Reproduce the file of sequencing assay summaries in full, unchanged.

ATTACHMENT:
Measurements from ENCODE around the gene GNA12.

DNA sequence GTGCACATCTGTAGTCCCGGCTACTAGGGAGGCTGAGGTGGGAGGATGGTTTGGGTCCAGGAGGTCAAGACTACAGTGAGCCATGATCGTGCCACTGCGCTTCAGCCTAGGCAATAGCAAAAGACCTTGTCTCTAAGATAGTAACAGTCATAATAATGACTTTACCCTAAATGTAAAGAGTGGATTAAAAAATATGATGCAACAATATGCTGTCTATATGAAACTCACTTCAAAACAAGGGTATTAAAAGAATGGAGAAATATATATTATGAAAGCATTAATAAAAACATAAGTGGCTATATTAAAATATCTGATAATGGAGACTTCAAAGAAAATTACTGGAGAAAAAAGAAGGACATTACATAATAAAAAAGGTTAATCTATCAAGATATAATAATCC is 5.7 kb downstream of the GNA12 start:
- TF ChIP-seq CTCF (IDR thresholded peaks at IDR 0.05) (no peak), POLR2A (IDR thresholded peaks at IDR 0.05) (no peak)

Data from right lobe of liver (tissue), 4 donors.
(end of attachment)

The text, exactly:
Measurements from ENCODE around the gene GNA12.

DNA sequence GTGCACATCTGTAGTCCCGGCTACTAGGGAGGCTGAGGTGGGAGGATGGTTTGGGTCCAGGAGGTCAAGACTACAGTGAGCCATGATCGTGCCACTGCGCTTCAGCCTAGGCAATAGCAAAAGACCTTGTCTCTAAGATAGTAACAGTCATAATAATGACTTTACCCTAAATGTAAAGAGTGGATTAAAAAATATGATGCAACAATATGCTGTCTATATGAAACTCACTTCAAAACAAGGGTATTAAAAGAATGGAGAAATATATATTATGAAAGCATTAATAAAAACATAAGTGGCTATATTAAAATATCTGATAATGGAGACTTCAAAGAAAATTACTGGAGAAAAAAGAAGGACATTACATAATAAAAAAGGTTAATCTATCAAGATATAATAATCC is 5.7 kb downstream of the GNA12 start:
- TF ChIP-seq CTCF (IDR thresholded peaks at IDR 0.05) (no peak), POLR2A (IDR thresholded peaks at IDR 0.05) (no peak)

Data from right lobe of liver (tissue), 4 donors.